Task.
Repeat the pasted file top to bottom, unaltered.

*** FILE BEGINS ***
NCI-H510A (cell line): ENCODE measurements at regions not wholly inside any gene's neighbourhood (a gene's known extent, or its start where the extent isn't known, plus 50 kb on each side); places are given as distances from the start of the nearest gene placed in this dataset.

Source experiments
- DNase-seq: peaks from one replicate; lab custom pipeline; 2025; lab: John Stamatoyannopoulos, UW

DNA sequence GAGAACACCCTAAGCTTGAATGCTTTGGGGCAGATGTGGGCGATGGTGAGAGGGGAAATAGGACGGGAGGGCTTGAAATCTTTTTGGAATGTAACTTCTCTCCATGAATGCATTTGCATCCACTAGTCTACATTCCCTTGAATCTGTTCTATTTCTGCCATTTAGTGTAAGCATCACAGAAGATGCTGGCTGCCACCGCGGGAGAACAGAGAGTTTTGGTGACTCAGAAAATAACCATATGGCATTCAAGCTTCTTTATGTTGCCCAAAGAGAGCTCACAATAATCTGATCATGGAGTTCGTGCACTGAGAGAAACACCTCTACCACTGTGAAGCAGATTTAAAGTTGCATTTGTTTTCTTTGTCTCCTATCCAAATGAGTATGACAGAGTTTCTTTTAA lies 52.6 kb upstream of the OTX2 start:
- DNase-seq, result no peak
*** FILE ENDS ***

NCI-H510A (cell line): ENCODE measurements at regions not wholly inside any gene's neighbourhood (a gene's known extent, or its start where the extent isn't known, plus 50 kb on each side); places are given as distances from the start of the nearest gene placed in this dataset.

Source experiments
- DNase-seq: peaks from one replicate; lab custom pipeline; 2025; lab: John Stamatoyannopoulos, UW

DNA sequence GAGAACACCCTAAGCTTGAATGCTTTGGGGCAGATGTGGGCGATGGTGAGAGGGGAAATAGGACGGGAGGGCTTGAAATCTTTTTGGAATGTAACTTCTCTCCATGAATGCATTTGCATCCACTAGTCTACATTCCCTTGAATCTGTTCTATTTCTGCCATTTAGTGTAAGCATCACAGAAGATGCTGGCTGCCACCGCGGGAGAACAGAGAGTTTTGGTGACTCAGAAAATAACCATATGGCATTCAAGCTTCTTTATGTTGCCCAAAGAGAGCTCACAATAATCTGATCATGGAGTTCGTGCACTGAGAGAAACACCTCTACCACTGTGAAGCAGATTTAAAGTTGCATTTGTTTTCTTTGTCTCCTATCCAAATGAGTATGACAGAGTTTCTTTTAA lies 52.6 kb upstream of the OTX2 start:
- DNase-seq, result no peak